Packers Nation was in an uproar Monday because McCarthy opted for a pass instead of a run on first-and-goal from Buffalo's 1-yard line late in the fourth quarter. Green Bay was trailing 17-10 and had just moved the ball downfield at will with its running game.
The end result was Bills safety Ko Simpson's intercepting a tipped pass from Brett Favre, intended for Donald Driver on a quick slant, in the front of the end zone. Simpson had a 76-yard return, leading to a 14-yard, game-sealing touchdown run by Anthony Thomas.
McCarthy reiterated Monday that he went with the pass because he felt the Bills were on their heels and would be out of position with the Packers' getting up to the line quickly after a 10-yard run by Noah Herron. Instead, the offense was slow in getting the play off, enabling cornerback Nate Clements to get a jam on Driver and tip the pass to Simpson, who was playing over the top on that side.
"It was really a transition play. We were trying to get them in a personnel substitution," McCarthy said. "The mechanics of it could have been better — getting to the line quicker, catching the defense in transition.
"(But) they were not in transition when the ball was snapped, and Clements made a good play on it."
After dissecting the play several times on film, McCarthy came to the conclusion that "a run probably would have been a safer call."
"But, there's nothing wrong with the call," he contended, though allowing, "I probably won't call it again. But, it's a play I've won a game with and a play that potentially cost us the game."
Meanwhile, McCarthy had a one-word response to explain the team's other equally critical mistake in the fourth quarter: "Miscommunication."
A coverage breakdown allowed Lee Evans to get 10 yards behind cornerback Al Harris on an out-and-up route for a 43-yard touchdown that put the Bills ahead 17-10.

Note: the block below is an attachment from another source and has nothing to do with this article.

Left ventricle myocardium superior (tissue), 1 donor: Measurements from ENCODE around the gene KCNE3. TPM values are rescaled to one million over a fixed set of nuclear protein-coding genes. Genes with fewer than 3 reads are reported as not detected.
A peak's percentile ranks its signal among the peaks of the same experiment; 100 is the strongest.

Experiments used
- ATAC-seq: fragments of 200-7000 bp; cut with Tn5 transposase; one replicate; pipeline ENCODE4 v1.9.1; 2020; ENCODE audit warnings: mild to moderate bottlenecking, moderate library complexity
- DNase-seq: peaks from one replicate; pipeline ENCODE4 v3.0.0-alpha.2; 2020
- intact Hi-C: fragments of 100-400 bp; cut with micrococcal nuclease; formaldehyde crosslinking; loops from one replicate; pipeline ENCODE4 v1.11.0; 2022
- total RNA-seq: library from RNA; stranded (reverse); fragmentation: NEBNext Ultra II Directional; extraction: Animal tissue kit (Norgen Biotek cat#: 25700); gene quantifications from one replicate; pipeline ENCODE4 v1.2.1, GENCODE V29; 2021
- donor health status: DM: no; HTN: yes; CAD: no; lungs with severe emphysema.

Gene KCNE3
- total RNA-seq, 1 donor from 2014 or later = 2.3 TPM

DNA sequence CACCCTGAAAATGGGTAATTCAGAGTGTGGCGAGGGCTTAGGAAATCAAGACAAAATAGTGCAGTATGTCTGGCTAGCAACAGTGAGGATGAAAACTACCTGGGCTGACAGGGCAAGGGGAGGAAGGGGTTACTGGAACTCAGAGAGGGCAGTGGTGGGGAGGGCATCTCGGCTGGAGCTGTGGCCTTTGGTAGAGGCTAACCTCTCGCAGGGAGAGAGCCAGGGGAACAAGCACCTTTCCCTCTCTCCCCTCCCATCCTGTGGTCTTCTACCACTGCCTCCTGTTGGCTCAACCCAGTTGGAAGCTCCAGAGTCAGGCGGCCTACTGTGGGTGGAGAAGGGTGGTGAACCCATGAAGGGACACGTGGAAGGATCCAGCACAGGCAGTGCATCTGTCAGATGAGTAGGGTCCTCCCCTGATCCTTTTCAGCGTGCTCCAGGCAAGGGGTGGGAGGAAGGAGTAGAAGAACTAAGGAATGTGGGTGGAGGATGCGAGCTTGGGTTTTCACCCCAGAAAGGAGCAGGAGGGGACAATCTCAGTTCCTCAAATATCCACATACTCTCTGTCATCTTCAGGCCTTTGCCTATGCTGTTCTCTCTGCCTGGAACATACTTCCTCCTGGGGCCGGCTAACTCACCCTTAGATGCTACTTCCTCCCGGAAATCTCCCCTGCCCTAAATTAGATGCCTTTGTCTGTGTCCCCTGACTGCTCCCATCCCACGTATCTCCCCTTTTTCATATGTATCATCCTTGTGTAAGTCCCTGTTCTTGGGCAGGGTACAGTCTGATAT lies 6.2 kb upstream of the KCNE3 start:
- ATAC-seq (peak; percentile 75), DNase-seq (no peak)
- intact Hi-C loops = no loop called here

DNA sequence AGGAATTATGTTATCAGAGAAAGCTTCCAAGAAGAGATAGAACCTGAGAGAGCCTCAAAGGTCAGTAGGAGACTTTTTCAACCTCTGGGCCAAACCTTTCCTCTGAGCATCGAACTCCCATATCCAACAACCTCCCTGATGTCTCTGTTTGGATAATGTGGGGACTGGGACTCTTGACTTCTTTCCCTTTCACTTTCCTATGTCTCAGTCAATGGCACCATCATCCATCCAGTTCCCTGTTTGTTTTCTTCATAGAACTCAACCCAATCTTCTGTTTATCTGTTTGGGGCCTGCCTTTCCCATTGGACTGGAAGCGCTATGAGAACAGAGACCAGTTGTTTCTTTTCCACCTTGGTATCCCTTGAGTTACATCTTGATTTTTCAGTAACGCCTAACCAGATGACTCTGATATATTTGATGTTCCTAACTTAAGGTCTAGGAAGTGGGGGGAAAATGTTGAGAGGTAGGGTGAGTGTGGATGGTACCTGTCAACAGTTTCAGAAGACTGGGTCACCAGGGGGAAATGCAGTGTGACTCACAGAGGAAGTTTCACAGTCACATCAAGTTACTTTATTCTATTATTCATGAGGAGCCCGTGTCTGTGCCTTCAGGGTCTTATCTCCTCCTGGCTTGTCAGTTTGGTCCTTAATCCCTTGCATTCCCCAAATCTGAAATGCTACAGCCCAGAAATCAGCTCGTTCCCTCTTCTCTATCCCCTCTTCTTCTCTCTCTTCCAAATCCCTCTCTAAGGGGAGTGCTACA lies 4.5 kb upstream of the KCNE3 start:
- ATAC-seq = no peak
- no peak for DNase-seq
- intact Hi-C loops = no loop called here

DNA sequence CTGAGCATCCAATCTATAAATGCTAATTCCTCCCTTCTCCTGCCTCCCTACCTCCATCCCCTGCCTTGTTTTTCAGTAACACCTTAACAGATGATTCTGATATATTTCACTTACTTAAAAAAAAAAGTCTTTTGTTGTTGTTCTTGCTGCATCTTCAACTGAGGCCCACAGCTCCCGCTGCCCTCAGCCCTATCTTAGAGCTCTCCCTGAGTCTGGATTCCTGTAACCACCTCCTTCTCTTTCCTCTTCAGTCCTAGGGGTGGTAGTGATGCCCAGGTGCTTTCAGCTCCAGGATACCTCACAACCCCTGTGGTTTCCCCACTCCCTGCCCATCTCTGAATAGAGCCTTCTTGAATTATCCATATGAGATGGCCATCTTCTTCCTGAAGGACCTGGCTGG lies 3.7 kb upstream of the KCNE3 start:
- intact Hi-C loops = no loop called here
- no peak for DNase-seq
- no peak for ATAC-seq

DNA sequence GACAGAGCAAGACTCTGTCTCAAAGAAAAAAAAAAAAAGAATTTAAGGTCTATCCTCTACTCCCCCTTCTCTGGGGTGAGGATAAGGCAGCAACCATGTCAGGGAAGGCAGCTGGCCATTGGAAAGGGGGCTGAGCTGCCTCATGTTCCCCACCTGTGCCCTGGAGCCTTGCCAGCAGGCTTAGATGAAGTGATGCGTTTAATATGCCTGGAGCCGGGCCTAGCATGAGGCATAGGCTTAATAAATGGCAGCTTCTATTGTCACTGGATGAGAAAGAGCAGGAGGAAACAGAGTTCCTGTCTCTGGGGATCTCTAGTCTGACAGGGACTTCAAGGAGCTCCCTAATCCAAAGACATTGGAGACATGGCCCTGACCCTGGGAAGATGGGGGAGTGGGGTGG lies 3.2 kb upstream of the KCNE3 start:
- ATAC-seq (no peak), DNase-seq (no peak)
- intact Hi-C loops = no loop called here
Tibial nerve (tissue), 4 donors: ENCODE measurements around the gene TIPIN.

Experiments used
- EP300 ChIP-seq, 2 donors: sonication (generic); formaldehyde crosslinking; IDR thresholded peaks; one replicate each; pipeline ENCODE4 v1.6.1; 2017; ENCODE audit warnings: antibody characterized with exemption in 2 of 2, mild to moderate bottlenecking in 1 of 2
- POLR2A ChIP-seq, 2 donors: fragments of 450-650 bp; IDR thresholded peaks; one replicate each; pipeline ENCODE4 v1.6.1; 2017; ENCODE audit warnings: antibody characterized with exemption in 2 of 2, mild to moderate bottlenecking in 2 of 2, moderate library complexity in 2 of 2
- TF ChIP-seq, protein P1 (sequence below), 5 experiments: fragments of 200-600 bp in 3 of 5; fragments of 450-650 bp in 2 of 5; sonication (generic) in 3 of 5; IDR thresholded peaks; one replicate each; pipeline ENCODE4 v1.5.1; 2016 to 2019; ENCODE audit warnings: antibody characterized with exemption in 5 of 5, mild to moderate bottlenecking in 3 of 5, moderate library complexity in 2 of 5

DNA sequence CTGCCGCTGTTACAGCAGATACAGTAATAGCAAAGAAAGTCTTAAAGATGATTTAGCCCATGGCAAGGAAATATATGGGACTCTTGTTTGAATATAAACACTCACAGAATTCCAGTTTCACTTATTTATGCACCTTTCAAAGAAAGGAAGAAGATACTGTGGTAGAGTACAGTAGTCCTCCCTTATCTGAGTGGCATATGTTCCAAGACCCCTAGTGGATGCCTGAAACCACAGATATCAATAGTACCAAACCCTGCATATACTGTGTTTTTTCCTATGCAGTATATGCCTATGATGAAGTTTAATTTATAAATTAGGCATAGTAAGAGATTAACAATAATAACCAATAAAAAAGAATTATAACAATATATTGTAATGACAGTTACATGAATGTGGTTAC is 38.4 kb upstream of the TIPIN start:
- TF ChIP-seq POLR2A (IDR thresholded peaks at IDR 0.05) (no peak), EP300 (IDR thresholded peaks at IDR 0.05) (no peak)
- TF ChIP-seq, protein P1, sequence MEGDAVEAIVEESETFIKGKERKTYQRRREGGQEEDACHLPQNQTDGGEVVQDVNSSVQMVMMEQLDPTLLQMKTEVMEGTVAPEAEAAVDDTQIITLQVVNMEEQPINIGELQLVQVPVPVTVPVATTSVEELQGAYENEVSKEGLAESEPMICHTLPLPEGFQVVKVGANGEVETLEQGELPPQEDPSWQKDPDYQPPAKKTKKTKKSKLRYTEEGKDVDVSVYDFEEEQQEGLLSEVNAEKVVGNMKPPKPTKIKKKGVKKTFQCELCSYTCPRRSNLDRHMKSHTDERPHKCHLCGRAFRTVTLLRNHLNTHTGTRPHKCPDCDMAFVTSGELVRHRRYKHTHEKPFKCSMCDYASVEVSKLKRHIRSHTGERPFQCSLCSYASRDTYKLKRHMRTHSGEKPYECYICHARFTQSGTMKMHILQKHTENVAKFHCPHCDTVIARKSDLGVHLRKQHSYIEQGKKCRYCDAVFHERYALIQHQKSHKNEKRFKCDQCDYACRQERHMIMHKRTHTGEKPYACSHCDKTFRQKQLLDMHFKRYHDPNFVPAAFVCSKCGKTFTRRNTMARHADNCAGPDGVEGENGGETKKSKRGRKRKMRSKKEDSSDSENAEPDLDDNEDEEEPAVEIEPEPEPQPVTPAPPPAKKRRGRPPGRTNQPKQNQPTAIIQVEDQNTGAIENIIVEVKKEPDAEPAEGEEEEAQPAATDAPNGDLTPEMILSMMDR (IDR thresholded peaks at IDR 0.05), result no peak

The secondary was in disarray before the play unfolded because strong safety Marquand Manuel had the wind knocked out of him on the previous play and had to be removed. Free safety Nick Collins already was out of the game because of a back injury, replaced by rookie Tyrone Culver. With Manuel out, cornerback Charles Woodson was moved to safety for the fateful play, with Harris and nickel back Patrick Dendy as the cornerbacks.
The initial coverage call was Cover 2, but some players said afterward that the coverage was changed to quarters, which led to confusion on the field before the ball was snapped. Harris didn't have the backside safety help he thought he would be getting in Cover 2.
"We're not all on the same page," McCarthy said. "That starts with us as coaches, and the players are accountable for what's called and carrying it out. I think once we all sit down and watch the film and see what's on the film and go through it, we'll get it ironed out."
Collins suffered a bruised lower back during the 24-10 loss at Buffalo on Sunday and was removed from the game in the third quarter. There was concern afterward that Collins might have sustained damage to his kidneys.
Collins underwent a magnetic resonance imaging test after the team returned to Green Bay, and results were negative.
"Everything looks to be fine, so I think he'll be ready to go this week," McCarthy said.
Jennings played Sunday on a badly sprained right ankle and aggravated the injury at the end of a 25-yard catch-and-run in the second quarter. He returned to the game a short time later but wasn't effective on the ankle in the second half.
McCarthy said Jennings was sore Monday.
"He'll probably miss some practice time again, and we'll know more by the end of the week. We're hopeful he'll go," said McCarthy, adding that Jennings will be listed as questionable on the first injury report Wednesday.